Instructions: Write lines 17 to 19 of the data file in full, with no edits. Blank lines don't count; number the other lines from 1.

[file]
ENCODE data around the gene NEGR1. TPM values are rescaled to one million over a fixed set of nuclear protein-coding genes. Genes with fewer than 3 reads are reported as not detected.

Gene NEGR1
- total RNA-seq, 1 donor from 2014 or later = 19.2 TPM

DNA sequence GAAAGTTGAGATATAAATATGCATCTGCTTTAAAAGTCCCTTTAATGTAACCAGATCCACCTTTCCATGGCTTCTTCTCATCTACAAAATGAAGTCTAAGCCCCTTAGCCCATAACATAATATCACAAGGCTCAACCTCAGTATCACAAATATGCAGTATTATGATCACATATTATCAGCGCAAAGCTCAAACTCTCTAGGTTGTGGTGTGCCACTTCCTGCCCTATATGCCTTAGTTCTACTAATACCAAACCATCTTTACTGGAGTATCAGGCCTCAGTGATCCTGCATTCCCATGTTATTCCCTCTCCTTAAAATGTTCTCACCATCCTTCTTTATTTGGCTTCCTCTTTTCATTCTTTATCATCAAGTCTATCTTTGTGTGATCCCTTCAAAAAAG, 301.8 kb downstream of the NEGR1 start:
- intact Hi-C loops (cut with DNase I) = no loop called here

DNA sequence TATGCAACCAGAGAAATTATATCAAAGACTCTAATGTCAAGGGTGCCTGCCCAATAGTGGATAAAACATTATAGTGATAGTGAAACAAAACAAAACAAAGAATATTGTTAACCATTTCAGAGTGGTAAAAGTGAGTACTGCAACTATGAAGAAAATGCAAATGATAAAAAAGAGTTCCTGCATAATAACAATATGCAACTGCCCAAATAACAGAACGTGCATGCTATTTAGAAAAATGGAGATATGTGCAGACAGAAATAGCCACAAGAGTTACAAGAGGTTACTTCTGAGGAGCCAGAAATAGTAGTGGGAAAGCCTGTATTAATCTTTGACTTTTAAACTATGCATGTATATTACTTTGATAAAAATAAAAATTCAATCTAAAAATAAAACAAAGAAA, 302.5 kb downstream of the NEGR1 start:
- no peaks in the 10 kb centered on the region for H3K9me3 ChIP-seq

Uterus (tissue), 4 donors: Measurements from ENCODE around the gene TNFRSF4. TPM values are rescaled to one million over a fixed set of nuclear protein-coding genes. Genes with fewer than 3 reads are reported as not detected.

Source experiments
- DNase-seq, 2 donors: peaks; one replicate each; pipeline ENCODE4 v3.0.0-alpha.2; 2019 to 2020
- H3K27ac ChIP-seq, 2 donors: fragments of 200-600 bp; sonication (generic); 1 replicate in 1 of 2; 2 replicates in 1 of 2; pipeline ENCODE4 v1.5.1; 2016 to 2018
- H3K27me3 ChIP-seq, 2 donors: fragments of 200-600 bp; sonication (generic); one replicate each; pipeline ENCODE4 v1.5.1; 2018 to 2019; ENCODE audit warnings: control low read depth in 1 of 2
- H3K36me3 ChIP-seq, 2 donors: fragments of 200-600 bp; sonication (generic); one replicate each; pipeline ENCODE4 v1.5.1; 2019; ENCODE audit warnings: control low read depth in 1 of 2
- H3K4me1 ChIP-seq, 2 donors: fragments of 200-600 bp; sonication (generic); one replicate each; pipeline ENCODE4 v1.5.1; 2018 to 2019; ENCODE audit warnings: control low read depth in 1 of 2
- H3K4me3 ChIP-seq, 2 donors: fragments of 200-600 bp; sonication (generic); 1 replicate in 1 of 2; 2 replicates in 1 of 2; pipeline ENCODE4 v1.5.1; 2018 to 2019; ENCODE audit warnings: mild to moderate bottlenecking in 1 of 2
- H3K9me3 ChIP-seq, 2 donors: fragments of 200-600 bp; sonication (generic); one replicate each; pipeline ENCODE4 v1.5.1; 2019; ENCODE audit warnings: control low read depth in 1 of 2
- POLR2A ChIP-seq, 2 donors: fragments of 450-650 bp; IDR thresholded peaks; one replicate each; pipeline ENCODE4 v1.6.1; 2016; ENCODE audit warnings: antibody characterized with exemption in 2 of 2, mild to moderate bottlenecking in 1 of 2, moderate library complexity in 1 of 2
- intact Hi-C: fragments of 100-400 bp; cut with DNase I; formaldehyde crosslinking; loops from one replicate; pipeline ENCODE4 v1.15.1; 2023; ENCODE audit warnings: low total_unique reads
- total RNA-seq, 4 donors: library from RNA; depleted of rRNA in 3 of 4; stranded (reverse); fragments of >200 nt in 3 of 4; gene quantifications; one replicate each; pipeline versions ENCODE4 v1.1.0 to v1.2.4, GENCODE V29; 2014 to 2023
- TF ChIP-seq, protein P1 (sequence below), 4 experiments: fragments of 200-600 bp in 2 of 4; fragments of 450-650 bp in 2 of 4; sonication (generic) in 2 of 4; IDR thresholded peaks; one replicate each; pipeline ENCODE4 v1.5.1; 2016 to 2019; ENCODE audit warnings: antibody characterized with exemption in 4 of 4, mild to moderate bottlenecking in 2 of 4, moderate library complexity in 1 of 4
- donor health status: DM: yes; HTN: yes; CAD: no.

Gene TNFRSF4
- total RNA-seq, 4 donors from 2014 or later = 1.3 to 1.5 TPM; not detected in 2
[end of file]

- POLR2A ChIP-seq, 2 donors: fragments of 450-650 bp; IDR thresholded peaks; one replicate each; pipeline ENCODE4 v1.6.1; 2016; ENCODE audit warnings: antibody characterized with exemption in 2 of 2, mild to moderate bottlenecking in 1 of 2, moderate library complexity in 1 of 2
- intact Hi-C: fragments of 100-400 bp; cut with DNase I; formaldehyde crosslinking; loops from one replicate; pipeline ENCODE4 v1.15.1; 2023; ENCODE audit warnings: low total_unique reads
- total RNA-seq, 4 donors: library from RNA; depleted of rRNA in 3 of 4; stranded (reverse); fragments of >200 nt in 3 of 4; gene quantifications; one replicate each; pipeline versions ENCODE4 v1.1.0 to v1.2.4, GENCODE V29; 2014 to 2023